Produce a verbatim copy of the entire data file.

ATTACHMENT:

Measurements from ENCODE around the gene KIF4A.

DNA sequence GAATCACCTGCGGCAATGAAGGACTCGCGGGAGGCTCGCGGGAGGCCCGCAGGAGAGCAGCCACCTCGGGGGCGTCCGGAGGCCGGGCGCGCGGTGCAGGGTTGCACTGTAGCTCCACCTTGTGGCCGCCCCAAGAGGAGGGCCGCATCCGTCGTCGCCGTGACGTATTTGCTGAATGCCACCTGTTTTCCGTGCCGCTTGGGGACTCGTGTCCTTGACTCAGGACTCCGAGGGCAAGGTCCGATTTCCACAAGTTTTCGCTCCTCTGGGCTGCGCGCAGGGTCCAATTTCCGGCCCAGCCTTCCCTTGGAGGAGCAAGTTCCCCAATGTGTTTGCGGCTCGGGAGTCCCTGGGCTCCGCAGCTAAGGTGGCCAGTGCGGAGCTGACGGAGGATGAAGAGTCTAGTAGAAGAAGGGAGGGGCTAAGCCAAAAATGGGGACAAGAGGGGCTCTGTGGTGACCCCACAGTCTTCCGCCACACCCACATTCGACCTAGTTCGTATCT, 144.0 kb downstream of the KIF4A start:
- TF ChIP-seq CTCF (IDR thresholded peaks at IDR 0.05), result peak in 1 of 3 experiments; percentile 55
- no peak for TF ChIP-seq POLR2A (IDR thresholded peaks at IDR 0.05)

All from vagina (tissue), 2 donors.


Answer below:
Measurements from ENCODE around the gene KIF4A.

DNA sequence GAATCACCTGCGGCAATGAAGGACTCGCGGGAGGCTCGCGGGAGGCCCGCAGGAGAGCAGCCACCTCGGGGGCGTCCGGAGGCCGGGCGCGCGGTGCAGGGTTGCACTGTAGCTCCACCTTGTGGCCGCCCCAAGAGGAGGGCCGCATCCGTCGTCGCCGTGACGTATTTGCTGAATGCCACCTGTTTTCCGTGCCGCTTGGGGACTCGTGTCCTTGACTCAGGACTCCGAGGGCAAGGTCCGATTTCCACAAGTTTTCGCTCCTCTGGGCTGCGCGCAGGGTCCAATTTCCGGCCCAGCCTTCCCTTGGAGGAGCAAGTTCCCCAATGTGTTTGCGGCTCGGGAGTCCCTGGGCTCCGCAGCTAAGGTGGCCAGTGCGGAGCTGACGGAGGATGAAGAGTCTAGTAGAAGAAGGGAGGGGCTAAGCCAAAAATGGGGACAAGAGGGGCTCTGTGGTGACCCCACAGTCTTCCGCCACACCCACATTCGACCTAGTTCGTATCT, 144.0 kb downstream of the KIF4A start:
- TF ChIP-seq CTCF (IDR thresholded peaks at IDR 0.05), result peak in 1 of 3 experiments; percentile 55
- no peak for TF ChIP-seq POLR2A (IDR thresholded peaks at IDR 0.05)

All from vagina (tissue), 2 donors.